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Re: Tips for fighting/landing big trout

Joined:
2007/5/29 14:32
From SE PA - Montgomery County
Posts: 613
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When a fish runs, let him run, when he stops, reel him in. It all about feel and that comes with experience. Let the rod and reel do their job and you will have no problem landing an 18" fish on 6x tippet or a 15 lb fish on 6 lb tippet.

And side pressure. Don't hold you rod over your head like a hero. Keep the fishes head down by keeping your rod tip low and by your side. Keeping their head down will piss them off a little less and it will be much easier to reel them in. You can learn this from steelheading.

There is not much you can do to get them out of a snag except try to apply aforementioned side pressure to steer them where you want them to go.

Posted on: 2013/4/27 7:43


Re: Tips for fighting/landing big trout

Joined:
2012/12/9 15:03
From Lewistown, PA
Posts: 393
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I had never thought about how I was holding my rod... I was definitely holding the rod straight up, and only moving it to the side when I wanted the fish to move in that direction...

Guess I'll have to go practice landing some more big fish.

Posted on: 2013/4/27 8:22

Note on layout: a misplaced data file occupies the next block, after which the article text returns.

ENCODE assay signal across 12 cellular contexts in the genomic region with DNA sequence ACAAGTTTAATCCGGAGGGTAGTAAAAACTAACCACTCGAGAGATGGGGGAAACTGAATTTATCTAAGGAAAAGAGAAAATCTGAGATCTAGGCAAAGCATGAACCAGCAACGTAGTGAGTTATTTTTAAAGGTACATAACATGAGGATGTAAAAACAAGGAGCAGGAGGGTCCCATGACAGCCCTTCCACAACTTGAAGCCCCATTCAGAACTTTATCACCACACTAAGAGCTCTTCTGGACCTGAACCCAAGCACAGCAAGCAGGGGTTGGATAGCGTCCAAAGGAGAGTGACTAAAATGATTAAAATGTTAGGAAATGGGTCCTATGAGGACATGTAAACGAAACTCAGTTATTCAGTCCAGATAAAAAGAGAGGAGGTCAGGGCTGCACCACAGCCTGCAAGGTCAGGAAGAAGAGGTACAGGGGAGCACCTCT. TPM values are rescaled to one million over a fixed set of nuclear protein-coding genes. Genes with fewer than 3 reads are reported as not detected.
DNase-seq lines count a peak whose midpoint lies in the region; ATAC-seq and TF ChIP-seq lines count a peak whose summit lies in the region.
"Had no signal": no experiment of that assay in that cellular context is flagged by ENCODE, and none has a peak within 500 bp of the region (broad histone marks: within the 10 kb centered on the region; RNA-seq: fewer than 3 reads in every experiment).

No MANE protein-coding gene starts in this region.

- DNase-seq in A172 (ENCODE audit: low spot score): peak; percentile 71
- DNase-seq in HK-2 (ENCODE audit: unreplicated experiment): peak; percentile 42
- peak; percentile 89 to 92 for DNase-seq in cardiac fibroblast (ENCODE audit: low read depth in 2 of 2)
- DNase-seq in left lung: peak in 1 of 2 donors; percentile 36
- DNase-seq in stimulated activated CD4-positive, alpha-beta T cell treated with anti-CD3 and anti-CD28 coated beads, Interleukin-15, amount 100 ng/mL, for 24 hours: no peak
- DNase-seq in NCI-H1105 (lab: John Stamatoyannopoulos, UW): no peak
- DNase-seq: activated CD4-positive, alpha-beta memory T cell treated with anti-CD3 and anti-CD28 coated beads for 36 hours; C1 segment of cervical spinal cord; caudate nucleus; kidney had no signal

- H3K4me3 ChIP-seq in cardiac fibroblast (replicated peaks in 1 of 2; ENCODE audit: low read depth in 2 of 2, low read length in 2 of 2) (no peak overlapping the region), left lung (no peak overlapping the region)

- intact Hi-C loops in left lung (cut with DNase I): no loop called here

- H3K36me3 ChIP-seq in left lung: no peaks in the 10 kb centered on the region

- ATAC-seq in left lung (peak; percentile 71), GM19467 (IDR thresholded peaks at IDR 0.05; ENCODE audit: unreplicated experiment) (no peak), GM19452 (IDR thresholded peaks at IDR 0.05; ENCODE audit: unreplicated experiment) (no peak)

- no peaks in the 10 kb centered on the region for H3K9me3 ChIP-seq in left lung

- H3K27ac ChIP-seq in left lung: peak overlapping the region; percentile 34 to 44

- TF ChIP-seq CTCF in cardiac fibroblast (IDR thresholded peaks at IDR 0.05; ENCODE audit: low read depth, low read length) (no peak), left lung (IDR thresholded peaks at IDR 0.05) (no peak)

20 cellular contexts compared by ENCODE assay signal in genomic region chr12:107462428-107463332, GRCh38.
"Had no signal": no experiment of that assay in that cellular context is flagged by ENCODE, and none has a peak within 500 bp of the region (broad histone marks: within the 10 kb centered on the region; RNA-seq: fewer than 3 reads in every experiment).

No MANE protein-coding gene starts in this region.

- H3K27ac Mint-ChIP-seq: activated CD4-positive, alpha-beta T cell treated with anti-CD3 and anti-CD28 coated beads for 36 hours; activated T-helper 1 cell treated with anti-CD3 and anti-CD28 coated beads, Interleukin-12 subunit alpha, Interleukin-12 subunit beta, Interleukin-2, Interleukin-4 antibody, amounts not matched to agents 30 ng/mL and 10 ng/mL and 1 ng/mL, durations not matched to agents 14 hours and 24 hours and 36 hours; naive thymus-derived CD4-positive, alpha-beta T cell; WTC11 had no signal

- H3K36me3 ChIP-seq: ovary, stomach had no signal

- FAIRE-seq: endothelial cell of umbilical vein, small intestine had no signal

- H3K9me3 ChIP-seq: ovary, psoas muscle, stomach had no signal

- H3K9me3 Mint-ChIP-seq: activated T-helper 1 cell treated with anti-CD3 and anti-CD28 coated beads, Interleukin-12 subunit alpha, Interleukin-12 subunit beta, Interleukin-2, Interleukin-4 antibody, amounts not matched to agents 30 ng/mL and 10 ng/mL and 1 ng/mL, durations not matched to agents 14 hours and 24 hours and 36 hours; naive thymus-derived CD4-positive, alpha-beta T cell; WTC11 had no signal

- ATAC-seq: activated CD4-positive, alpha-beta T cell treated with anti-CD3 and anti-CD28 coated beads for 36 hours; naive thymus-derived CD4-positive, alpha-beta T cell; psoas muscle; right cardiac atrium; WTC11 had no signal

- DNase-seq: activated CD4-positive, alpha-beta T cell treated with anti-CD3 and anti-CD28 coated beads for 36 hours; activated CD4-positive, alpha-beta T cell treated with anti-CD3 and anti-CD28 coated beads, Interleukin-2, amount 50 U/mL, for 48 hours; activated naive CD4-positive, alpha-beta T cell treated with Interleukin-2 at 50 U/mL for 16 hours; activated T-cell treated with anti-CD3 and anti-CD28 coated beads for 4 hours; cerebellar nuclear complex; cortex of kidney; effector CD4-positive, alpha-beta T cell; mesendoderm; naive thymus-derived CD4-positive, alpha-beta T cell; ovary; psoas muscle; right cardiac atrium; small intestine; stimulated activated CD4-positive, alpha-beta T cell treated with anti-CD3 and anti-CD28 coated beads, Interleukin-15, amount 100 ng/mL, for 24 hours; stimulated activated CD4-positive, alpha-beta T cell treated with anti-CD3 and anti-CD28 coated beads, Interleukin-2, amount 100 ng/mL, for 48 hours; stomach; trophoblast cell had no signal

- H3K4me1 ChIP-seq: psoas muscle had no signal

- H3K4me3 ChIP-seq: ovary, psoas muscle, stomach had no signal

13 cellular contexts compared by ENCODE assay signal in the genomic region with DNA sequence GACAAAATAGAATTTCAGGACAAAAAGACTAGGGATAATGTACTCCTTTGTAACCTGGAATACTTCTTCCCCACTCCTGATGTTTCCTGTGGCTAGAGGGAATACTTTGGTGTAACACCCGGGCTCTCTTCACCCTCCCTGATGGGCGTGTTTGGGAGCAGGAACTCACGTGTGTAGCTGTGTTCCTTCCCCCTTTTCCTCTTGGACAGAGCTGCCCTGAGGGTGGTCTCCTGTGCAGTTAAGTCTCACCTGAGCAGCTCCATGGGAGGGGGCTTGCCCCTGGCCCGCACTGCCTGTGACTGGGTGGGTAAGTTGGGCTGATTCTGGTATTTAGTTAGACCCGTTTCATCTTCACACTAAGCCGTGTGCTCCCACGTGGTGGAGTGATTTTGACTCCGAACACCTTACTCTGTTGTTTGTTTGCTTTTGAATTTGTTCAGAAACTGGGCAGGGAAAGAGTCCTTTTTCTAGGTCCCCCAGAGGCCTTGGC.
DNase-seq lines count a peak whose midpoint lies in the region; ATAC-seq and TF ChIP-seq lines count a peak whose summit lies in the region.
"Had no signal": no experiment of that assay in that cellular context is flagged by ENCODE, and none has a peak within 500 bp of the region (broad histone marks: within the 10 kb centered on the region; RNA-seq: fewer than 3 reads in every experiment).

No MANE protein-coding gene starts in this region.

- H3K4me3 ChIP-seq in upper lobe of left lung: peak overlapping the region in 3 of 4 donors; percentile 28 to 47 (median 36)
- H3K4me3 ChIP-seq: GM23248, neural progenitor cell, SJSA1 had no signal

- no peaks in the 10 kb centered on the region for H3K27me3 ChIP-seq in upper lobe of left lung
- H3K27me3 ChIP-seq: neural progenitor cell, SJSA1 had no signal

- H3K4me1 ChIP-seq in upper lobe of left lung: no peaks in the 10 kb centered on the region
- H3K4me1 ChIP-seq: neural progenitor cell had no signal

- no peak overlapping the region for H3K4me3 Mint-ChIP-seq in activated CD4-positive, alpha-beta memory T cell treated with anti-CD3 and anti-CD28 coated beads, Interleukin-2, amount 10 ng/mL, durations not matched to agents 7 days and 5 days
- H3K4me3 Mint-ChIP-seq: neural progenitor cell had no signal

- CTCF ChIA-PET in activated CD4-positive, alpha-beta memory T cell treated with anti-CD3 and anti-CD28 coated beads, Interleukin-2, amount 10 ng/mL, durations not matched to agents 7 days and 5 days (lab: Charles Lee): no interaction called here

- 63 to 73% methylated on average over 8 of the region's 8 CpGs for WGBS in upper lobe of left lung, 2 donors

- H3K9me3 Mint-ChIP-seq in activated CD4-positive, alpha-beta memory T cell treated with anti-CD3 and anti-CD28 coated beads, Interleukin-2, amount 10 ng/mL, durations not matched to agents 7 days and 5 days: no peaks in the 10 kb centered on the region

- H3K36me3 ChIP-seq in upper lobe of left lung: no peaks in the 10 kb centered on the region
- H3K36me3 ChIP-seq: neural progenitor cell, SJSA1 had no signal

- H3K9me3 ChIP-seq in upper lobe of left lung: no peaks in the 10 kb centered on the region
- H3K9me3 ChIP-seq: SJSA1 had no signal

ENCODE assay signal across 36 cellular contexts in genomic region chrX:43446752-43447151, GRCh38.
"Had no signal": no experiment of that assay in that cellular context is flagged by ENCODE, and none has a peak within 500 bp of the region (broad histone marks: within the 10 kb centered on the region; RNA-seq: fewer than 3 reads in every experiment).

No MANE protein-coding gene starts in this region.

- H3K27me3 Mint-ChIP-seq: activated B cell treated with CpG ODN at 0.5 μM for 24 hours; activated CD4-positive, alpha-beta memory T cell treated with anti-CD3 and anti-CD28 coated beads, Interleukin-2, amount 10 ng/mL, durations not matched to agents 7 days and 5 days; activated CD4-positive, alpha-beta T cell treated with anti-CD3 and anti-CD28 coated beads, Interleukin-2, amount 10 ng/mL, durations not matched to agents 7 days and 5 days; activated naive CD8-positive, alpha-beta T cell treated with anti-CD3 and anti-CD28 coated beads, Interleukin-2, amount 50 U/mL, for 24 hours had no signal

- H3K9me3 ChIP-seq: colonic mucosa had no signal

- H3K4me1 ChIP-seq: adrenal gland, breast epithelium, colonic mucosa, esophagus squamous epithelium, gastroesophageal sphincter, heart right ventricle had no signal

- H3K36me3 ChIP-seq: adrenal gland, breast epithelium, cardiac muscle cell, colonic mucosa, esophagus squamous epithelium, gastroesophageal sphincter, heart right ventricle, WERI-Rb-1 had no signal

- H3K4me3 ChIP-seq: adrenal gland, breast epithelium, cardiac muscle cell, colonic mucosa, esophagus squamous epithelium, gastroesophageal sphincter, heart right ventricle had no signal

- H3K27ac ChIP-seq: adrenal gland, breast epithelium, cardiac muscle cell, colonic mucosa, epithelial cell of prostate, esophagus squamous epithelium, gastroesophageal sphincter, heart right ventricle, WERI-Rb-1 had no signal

Re: Tips for fighting/landing big trout

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2006/11/2 8:50
Posts: 6088
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There was no need to use 6x for the dropper, but because you had the dry fly on 5x. You could use 5x for both.

Posted on: 2013/4/27 9:03


Re: Tips for fighting/landing big trout

Joined:
2012/4/4 13:19
From SE Pa
Posts: 38
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I few things. I saw the comment on side pressure. Spot on, except that I didn't see it mentioned to pull away from the fish at all times. Try to get the fish upstream of you. It makes a difference. Don't stand there with your fleet planted in one spot. Be ready to move up or downstream as needed. Use your rod to fight the fish, not the line and tippet. There is plenty of stuff to be found on the internet if you do a search, but bottom line is to not have a real steep angle between the fish and your rod. You want the tip of the rod protecting the tippet and the butt of the rod fighting the fish.

Posted on: 2013/4/27 9:10


Re: Tips for fighting/landing big trout

Joined:
2012/12/9 15:03
From Lewistown, PA